Midge Ure ended his work with Strange (who was always the main space face of the group – rarely did he ever share a record sleeve with anyone else), and with sessions for a third album marred by further walkouts from Billy Currie and the Magazine crew—plus contractual shenanigans with management—in November 1983 a stop-gap album was issued, Fade To Grey – The Singles Collection.
The 10-track compilation included all of the Visage singles released up to that point (five of them UK Top 30 hits), as well as a pair of non-single tracks: an unreleased demo of Zager & Evans’ post-apocalyptic classic In The Year 2525, which held a special place in the ensemble’s recording history as the song that essentially kickstarted the Visage project back in 1978; and a remix of 1981’s We Move, a track that had been considered as an A-side in its own right and itself a cheeky cop of Bowie’s then recent dance floor filler Fashion.
However, it was the cassette and limited edition vinyl version of The Singles Collection that really aroused interest amongst aficionados, wherein the tracks were seamlessly segued club style as a non-stop Special Dance Mix. And where the standard LP featured remixes off the band’s first demo recording and 45 – the post-apocalyptic In The Year 2525 and, in all its mentholated glory, Tar – on the dance mix album these tracks were represented by their original versions.
Also included was a bonus eleventh hour addition, Der Amboss, a German-language version of the song The Anvil that emphasised the muscular meat rack mechanics of the original. It was Rusty Egan’s favourite cut on the ensemble’s second album.
“For me, The Anvil was the lead track,” he says today. “The Anvil in German, the 12-inch remixes, all that which I did with John Luongo was for me, the single. But the record company didn’t support that. They were pushing for another Fade To Grey so they were going for The Damned Don’t Cry!”
Night Train and Pleasure Boys follow the same vein as Anvil, they’re aggressive and fuelled by pummelling beats and dizzying, blaring synth noise. Inspired by the burgeoning New York club scene, Egan also had Luongo rework Night Train, pushing forward the female backing vocals to soulful effect, and replacing the clumpier snare sounds of the original with cleaner AMS samples, much to Midge Ure’s dismay.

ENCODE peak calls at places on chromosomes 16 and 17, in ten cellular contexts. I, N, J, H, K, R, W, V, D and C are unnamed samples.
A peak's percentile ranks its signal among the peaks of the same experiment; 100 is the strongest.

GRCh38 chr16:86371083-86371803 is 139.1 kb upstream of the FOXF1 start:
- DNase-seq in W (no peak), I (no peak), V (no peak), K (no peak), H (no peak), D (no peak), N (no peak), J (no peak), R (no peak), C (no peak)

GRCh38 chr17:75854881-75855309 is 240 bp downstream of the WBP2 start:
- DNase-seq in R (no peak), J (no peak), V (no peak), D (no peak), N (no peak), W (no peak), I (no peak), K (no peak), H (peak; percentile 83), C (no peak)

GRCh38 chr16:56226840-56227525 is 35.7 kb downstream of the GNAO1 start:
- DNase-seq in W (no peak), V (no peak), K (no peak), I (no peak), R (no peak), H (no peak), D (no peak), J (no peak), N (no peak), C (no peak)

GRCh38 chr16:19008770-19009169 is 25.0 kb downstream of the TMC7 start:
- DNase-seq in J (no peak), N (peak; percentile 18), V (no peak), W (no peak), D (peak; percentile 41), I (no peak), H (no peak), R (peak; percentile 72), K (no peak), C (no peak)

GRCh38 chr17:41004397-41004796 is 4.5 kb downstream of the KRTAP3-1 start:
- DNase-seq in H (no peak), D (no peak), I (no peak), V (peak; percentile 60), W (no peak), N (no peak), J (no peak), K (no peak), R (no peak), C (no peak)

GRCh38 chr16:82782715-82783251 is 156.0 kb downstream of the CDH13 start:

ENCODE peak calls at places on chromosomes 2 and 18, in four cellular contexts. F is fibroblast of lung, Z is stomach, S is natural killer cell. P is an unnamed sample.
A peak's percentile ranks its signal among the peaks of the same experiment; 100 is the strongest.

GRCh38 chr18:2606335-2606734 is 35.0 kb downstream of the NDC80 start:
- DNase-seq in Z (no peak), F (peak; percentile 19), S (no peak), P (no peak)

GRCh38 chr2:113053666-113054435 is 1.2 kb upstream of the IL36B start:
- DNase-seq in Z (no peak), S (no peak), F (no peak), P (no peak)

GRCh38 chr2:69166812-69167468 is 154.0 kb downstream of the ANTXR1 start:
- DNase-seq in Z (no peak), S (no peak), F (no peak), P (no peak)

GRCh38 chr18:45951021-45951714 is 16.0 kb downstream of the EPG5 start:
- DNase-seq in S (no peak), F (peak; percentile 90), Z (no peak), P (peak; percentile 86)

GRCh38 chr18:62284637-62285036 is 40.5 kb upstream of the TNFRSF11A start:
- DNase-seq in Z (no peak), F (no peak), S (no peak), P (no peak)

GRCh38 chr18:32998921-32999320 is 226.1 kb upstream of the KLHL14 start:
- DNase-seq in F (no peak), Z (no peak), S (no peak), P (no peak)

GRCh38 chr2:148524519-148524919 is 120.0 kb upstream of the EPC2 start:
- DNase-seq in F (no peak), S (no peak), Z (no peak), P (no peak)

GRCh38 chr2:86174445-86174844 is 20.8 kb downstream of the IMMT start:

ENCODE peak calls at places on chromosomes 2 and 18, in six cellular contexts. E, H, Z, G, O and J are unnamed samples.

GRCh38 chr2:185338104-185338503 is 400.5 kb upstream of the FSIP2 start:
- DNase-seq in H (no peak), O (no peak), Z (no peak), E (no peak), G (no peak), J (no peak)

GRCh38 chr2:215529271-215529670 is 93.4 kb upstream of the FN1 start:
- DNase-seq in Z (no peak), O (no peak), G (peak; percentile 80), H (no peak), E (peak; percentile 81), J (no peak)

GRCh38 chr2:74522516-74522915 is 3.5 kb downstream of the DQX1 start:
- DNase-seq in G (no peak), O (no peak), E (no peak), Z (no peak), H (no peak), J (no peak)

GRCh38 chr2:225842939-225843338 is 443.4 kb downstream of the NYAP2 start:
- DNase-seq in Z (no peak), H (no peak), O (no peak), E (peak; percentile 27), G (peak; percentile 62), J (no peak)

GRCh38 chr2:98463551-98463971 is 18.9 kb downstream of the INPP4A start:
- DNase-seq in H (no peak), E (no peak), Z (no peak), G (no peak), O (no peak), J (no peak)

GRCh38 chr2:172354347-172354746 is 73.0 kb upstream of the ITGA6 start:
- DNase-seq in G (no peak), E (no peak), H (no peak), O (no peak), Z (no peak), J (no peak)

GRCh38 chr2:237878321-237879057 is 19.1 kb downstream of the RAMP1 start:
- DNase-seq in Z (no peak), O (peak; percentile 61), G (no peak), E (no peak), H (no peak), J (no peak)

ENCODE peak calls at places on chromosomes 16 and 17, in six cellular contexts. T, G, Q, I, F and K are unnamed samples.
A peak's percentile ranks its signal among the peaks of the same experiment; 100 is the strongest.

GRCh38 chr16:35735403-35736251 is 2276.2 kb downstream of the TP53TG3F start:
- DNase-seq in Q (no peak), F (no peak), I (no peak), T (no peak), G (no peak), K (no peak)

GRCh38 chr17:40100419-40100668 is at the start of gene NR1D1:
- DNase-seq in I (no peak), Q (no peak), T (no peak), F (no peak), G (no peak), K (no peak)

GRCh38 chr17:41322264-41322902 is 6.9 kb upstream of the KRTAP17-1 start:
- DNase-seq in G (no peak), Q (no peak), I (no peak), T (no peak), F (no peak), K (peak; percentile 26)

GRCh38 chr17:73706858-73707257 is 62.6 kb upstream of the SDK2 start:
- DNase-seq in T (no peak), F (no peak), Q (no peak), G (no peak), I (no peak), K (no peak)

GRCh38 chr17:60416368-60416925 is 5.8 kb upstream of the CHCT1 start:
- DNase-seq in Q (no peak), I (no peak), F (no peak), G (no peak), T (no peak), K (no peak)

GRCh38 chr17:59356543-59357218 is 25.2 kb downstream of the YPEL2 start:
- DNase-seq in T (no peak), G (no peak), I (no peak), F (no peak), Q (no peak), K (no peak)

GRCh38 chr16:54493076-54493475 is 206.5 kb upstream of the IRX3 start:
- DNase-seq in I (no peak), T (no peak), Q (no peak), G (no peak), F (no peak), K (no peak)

It was another factor that led to him ending his tenure with the outfit. He went on record in 1983, admitting “the trouble with Visage was that there were too many chiefs, six characters all wanting an equal say without putting in an equal amount of work. I was doing most of the writing and producing, and we all knew Steve was the frontman, but when it became successful, jealousy and the nasty side of the business crept in. That was never the way it was intended.”
Amongst the all-conquering Thrillers and the calls to Let’s Dance, the collection scraped in at No.38 on the UK albums chart. As if to rub salt in the wounds, in the middle of a five-week residency at No.1 was Colour By Numbers by Culture Club, their mainman being the very same George O’Dowd who’d been The Blitz’s coatcheck boy. I’m sure Strange and Egan saw the funny side.
The additional tracks on the 2020 expanded deluxe edition you’re now holding are: Frequency 7 (original 7” vocal version and B-side to Tar); Der Amboss; Pleasure Boys (Bonus Beats, taken from a rare DJ compilation circa 1986), and, making their first ever appearance on a Visage album, John Luongo’s 7″ remix and dub versions of Night Train. All aboard.
Of course, it’s Fade To Grey’s instantly recognisable CR78 drum track, hypnotic synth bassline and haunting string tones (played by Chris Payne on a Polymoog) that saw it voted Song of the Decade on the prestigious German music show Hit Giganten during an Eighties special in 2010.
In recent years, trendy réchauffé even brought the track back in various dizzying new reimaginings and affectionate pastiches, from Kelly Osbourne’s One Word in 2005 (the Visage camp sued, quite rightly, to get a share of its publishing royalties: “Linda Perry, the producer and writer, realised her error and relinquished her entire rights to the song,” says Payne) to Kylie Minogue’s Like A Drug (2007) and Pet Shop Boys’ Fluorescent in 2013 (OK, they seem to have got away with those two).
“I think Fade to Grey has become a bigger song now than it ever was at the time,” observes Midge Are. “It was, like, the start pistol for the whole electronic dance thing that happened afterwards. I think at the time it was maybe novel, and I think over the years you look back it and say, ‘No, I think that was the start of something quite special.’ So it’s kind of grown up. Maybe that’s what it is: it’s grown into its boots these days.”
Journalist and author of the book BowieStyle